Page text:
Pym, Barbara. A Very Private Eye. Holt, Hazel and Hilary PymEditors , Macmillan, 1984.
|Connections Sort descending||Author name||Excerpt|
|Dedications||Elizabeth Jane Howard||
She went back to writing stories because the shorter form seemed more compatible with the life she was leading while in charge of a large family establishment in the country. She had also lost confidence...
|Family and Intimate relationships||Barbara Pym|
|Friends, Associates||Elizabeth Jane Howard|
|Friends, Associates||Ivy Compton-Burnett||
Liddell was to remain one of ICB 's close friends. She maintained a benevolent, almost aunt-like relationship with him, and although resident abroad he was an important source of support after Jourdain's death. He later...
|Friends, Associates||Barbara Pym|
|Friends, Associates||Ivy Compton-Burnett|
|Friends, Associates||Barbara Pym||
BP wrote steadily throughout her life, regardless of changes in occupation. One of the benefits of her first publication, Some Tame Gazelle, in 1950 was the introduction of various authors into her personal and...
|Intertextuality and Influence||Sarah Waters||
SW puts in puts in something like a regular work day when writing, but keeps going to all hours when re-writing. Despite her success, she still finds the process largely torture. And yet [s]tarting...
|Intertextuality and Influence||Dorothy Whipple|
|Intertextuality and Influence||Ethel M. Dell|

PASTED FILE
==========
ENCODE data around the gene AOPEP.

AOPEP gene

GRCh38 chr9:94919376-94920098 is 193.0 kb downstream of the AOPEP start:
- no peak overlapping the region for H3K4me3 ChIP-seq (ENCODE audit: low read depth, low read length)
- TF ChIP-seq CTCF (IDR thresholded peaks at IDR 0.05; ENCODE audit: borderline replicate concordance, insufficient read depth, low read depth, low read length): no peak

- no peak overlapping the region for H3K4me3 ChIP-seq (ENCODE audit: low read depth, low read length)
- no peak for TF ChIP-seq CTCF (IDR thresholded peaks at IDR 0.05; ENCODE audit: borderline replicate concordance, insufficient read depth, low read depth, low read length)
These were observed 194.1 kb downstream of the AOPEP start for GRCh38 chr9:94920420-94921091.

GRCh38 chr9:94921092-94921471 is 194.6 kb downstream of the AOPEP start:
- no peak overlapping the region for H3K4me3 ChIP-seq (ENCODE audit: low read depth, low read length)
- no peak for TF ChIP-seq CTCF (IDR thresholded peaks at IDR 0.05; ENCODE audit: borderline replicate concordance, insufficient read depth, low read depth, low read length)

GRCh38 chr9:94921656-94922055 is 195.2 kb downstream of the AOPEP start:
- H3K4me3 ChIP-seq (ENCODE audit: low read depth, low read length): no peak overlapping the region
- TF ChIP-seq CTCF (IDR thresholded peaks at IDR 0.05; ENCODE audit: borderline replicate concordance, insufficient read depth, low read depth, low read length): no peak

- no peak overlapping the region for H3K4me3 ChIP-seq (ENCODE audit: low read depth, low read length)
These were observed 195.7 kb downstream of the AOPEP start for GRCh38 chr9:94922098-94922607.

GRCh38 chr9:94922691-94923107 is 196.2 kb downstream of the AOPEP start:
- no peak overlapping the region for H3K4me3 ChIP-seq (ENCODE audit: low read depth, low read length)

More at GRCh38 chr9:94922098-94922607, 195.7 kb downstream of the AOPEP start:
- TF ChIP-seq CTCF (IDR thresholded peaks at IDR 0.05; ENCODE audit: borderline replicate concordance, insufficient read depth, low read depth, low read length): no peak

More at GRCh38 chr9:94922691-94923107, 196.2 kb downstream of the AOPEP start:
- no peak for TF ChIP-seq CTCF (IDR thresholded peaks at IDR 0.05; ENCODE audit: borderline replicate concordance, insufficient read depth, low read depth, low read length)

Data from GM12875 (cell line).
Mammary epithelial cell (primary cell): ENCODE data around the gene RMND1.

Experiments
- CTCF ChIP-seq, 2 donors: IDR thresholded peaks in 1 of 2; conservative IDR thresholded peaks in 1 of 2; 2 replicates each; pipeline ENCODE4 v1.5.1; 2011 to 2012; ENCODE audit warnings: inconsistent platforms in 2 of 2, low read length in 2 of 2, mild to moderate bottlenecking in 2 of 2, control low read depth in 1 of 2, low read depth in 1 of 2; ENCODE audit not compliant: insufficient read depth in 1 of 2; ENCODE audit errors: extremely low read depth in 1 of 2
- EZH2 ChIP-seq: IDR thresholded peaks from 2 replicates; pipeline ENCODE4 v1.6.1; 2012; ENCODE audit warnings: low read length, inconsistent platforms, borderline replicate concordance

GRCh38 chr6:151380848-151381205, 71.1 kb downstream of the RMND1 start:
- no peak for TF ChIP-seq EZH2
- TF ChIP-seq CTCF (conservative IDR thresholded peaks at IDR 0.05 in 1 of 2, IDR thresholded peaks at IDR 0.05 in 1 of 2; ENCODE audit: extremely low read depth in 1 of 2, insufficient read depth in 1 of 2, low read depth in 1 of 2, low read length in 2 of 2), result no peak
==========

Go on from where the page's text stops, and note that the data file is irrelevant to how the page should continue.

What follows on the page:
|Intertextuality and Influence||Zoë Fairbairns||
Most of the novel is spent uncovering truths about these two major characters: Heather, who seeks knowledge about her birth father (and enters briefly into rivalry with her mother, Julia, over the same man), and...
|Literary responses||Elizabeth Jenkins||
The novel was criticised by some for its exclusively upper-middle-class reach—a view which was energetically countered by Rose Macaulay on a radio programme.
The Times Literary Supplement welcomed with joy a novel where the...
Jenkins, Elizabeth. The View from Downshire Hill. Michael Johnson, 2004.
|Literary responses||Olivia Manning||
This book evoked a double-edged response from Ivy Compton-Burnett who, writing to Elizabeth Taylor , said: It really is full of very good descriptions. Quite excellent descriptions. I don't know if you care for descriptions...
|Literary responses||Betty Miller||
Her Times obituary might be regarded as damning her novels with faint praise. It called her essentially a feminine novelist—using the epithet with no derogatory connotation—applying her talent to sensitive explorations of feeling.
“The Times Digital Archive 1785-2007”. Thompson Gale: The Times Digital Archive.
(27 November 1965): 10
|Literary responses||Ivy Compton-Burnett|